In fact, they become part of the business model.

I mean, who knew that allowing the banking industry to engage in limitless derivatives investing could possibly cause any problems to the economy? Who could have predicted that an earthquake and tsunami could kill the power to an old, poorly-maintained nuclear plant, causing the release of radiation? Why would anyone think that turning firearms into consumer products as readily available as cell phones might end up in a society with a lot of gun violence? What moron would think that injecting toxic chemicals into bedrock under high pressures near populated areas could possibly cause contamination of ground water, risks to air quality, the migration of gases and fracturing chemicals to the surface, surface contamination from spills and flowback or that those might cause health risks?

I mean, mistakes will occur.

Re:Or, we could have just done nothing... (3, Insightful)

pipelayerification (1707222) | about a year ago | (#42892173)

A $4.5 billion penalty is hardly a slap on the wrist. BP has set aside about $38 billion to settle up on the disaster in addition to the fines. There has never been an oil well worth that much money in history. It will certainly have an affect on the way they conduct their business in the future. Statistics do not bear out that ubiquitous gun ownership leads to dramatic increases in gun violence, in fact, quite the opposite is true. And while fracking is certainly not the panacea that many in the gas industry would like everyone to believe it is certainly not the Pandora's box that environmental alarmists would have you believe either.

Re:Or, we could have just done nothing... (0)

Type44Q (1233630) | about a year ago | (#42892329)

Why would anyone think that turning firearms into consumer products as readily available as cell phones might end up in a society with a lot of gun violence?

I like how you tainted a punchbowl of otherwise completely reasonable and objective common sense observations by slipping in your little patently-dishonest pro-establishment turd; you sly devil, you! ;)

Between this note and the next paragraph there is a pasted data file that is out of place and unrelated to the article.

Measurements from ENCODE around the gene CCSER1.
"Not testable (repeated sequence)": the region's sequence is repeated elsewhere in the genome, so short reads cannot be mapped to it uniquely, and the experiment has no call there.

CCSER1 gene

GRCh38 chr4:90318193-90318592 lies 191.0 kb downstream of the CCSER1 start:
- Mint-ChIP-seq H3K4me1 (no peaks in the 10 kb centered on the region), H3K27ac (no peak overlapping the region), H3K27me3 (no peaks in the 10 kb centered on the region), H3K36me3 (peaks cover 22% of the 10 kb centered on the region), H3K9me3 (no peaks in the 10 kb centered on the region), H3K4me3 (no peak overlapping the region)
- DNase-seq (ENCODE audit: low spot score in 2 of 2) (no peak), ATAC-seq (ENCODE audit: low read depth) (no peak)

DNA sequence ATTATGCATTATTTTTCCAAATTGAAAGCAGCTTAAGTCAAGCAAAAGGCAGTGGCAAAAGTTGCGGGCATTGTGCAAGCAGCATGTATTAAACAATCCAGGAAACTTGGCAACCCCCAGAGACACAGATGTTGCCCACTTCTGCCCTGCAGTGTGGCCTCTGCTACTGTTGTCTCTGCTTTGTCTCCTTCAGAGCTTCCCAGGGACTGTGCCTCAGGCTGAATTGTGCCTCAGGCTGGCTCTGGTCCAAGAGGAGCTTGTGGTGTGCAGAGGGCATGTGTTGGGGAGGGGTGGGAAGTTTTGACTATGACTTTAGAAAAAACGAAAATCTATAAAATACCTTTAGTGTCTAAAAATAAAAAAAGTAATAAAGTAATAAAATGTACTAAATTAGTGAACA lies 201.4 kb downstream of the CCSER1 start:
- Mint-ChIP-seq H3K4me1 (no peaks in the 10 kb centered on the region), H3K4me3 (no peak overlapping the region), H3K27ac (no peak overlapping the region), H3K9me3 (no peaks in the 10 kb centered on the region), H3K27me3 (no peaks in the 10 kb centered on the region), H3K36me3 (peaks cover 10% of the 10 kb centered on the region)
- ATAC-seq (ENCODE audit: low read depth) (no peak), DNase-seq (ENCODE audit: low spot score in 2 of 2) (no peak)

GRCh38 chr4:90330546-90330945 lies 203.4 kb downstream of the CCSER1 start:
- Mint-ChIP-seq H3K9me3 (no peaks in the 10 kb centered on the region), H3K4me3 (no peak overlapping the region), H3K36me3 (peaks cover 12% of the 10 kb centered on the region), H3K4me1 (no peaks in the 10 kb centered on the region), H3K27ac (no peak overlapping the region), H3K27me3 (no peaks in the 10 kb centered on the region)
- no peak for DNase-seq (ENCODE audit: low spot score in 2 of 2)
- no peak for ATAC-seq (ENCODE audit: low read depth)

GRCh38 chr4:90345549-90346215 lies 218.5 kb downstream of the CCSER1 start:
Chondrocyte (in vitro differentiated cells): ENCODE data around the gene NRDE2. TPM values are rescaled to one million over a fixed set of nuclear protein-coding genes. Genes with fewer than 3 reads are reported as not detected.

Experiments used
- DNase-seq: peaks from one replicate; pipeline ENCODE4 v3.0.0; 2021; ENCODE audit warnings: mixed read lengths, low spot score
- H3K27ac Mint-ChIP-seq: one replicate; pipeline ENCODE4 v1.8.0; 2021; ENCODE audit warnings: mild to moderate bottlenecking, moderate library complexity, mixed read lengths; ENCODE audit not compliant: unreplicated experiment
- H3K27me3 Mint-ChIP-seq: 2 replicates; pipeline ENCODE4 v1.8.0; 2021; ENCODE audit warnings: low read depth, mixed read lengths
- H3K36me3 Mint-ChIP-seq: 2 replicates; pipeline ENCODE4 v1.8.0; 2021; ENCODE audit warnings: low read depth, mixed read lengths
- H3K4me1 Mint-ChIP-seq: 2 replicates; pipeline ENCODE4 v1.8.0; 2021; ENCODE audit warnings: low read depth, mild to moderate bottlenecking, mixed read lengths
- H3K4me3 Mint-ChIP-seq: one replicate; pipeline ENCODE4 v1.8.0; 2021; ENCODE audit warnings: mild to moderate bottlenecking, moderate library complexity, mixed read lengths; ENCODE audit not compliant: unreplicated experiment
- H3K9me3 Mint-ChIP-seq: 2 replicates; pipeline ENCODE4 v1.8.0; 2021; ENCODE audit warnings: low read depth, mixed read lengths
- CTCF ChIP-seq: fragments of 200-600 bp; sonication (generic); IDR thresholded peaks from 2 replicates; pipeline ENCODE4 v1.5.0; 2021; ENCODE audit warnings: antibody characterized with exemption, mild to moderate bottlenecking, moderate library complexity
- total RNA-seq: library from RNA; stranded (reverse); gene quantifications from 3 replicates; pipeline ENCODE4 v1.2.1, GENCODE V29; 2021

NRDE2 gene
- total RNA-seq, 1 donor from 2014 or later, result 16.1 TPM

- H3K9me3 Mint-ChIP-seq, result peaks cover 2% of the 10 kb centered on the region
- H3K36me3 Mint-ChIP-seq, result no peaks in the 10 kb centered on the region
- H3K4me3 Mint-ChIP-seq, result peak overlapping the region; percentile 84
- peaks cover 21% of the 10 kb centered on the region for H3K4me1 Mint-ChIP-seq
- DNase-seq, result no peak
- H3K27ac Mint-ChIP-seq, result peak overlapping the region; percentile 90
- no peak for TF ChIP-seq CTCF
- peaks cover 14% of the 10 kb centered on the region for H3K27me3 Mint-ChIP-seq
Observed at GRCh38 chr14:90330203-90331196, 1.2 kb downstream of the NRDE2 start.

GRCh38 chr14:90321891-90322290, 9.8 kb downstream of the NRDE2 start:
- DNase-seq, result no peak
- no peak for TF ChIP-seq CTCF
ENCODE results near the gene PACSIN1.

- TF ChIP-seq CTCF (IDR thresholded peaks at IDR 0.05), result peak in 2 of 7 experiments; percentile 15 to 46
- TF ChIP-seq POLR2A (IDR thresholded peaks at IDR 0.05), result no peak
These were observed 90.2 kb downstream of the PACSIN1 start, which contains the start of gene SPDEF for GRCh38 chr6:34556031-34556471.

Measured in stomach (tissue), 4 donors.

Re:Or, we could have just done nothing... (0)

PopeRatzo (965947) | about a year ago | (#42894869)

I like how you tainted a punchbowl of otherwise completely reasonable and objective common sense observations by slipping in your little patently-dishonest pro-establishment turd; you sly devil, you!

One man's common sense is another man's instrument of wholesale slaughter in a kindergarten.

Re:Or, we could have just done nothing... (1)

ShanghaiBill (739463) | about a year ago | (#42894399)

Sure, but when the rewards are greater than the cost of the consequences of the mistakes, those mistakes become more frequent.

BP has already paid out tens of billions in fines and compensation. There are plenty more lawsuits in the pipeline, with a potential final payout of about $90 billion. That is an immense amount of money, far more than the GDP of most countries. You can be pretty sure that the oil companies are going to be a lot more careful in the future.

Re:Or, we could have just done nothing... (1)

PopeRatzo (965947) | about a year ago | (#42894893)

BP has already paid out tens of billions in fines and compensation

And taken a nice tax abatement for it.

Plus, the payouts have not been that much. They have set aside that much, which still sits on their books as an asset, but the payouts have been glacial.

Re:Or, we could have just done nothing... (1)

FallenTabris (1709190) | about a year ago | (#42900307)